The Codex Gigas, also known as the “Devil’s Bible,” is certainly one of the most unique texts ever created. The name, “Codex Gigas,” (giant codex) is fitting, as the size of the text is the first thing you would notice. It is 1 meter long and weighs over 160 lbs. It is composed of 310 leaves of vellum (parchment made of calf skin), allegedly made from 160 calves.
To clarify, this is not actually the Devil’s Bible, for all you literal thinkers. It is a medieval document that contains the entire Latin Bible, except for Acts and Revelation, and a compilation of five other texts including: medical works, history, documented exorcisms, and supposed magical formulas.
Legend says that the codex was written by a monk who broke his monastic vows and made a pact with the devil to complete the work; thus the name, “Devil’s Bible.” As the story goes, he wrote the codex, in its entirety, in one day. Quite a feat considering National Geographic has concluded that it would take one person, working day and night, five years to recreate the book by hand. This is excluding the illustrations. They also determined, after close examination, that the manuscript appears to have been written by one individual, as handwriting analysis and its incredible uniformity point to this conclusion.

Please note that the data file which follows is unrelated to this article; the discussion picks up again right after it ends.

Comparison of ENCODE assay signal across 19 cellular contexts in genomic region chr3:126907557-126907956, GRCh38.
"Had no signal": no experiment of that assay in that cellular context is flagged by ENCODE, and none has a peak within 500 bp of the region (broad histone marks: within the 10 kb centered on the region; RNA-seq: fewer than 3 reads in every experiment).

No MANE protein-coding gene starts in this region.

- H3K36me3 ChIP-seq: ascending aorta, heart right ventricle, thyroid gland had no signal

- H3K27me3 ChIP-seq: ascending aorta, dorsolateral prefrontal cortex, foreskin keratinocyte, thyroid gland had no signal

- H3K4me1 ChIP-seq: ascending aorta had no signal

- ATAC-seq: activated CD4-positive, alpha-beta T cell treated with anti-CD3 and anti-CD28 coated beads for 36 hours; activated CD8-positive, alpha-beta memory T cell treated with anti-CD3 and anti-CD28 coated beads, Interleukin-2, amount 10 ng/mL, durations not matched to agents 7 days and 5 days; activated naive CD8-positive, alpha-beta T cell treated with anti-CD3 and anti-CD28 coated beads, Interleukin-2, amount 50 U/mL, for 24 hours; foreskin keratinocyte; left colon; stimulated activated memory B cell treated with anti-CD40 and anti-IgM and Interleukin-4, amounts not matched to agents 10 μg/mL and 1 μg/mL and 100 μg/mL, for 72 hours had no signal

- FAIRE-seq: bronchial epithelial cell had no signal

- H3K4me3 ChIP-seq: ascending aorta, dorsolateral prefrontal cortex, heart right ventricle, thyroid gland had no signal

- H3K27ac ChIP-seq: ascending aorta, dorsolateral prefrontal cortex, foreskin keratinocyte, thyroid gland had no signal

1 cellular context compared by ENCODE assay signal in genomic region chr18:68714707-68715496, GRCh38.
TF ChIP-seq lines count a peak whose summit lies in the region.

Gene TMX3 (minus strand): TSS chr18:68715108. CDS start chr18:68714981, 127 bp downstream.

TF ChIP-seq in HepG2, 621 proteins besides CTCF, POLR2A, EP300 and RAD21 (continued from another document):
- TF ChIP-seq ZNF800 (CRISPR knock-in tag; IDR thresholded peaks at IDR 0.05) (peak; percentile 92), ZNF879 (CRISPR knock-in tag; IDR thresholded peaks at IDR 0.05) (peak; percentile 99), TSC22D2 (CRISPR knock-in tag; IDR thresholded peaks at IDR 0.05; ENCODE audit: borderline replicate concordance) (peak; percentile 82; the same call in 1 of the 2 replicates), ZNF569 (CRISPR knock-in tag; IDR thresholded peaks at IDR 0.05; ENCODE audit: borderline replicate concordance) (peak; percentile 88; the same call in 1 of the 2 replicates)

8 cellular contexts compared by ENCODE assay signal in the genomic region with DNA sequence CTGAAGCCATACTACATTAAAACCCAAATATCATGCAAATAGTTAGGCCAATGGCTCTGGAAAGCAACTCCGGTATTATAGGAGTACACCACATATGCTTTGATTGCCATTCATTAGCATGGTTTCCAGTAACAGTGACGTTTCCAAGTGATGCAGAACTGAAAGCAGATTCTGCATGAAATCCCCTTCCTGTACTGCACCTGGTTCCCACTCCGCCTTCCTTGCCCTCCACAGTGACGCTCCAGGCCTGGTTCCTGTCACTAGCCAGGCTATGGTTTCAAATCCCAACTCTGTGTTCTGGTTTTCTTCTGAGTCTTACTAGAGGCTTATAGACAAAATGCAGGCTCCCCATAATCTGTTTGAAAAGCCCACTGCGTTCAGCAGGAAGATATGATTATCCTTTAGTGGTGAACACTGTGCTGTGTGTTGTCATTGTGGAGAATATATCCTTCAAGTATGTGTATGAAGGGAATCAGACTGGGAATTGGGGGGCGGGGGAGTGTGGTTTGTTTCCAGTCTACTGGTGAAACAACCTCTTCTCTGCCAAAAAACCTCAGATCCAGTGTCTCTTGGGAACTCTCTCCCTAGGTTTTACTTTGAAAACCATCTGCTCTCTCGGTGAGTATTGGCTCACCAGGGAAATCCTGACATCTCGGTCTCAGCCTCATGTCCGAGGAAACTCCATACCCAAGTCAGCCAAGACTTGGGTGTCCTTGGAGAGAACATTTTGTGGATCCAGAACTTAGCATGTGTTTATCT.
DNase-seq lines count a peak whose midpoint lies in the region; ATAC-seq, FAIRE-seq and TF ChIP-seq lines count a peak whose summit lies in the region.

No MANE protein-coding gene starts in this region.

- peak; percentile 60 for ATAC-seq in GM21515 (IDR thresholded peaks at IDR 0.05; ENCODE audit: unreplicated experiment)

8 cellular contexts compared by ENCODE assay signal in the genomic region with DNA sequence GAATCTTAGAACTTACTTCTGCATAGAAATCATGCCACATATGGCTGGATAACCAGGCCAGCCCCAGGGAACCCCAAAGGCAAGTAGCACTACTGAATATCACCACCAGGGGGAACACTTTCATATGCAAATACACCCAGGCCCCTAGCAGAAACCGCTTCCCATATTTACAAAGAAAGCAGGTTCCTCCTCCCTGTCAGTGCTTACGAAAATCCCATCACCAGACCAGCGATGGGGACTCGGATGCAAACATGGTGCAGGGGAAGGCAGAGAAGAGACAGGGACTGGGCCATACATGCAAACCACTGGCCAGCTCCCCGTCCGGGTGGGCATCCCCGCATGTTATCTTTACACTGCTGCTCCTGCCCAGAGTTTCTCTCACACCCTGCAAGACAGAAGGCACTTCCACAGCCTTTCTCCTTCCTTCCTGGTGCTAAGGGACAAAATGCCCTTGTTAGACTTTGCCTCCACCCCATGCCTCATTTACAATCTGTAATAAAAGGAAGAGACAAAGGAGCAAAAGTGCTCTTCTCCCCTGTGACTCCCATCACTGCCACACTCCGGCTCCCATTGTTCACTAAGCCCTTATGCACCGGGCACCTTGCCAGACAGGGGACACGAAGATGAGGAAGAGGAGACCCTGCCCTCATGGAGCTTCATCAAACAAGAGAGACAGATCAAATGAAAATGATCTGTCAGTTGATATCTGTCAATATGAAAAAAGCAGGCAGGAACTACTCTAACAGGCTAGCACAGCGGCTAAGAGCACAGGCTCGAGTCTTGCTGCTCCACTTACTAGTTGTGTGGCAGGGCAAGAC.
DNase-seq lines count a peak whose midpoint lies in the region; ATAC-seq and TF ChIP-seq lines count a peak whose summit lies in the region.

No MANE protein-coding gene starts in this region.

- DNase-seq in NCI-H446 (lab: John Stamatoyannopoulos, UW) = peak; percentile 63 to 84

The illustrations are another focal point of the codex. On one page, an illustration of the devil and on the opposing page, the kingdom of heaven. This juxtaposition is meant to be symbolic in its placement (good vs. evil).
There is also a supposed curse surrounding the codex, as a few of the places it has been housed over the centuries were either destroyed or consumed by fire.
The Codex Gigas has been examined and studied for centuries. It is quite beautiful in its painstaking detail and complexity. It is full of color, skilled penmanship, and artistic embellishments.
It currently resides in the National Museum of Sweden.
Illustration of the devil from the Codex Gigas
To hear about the Codex Gigas in more detail, check out the link to the podcast by the ladies at Stuff You Missed in History Class below.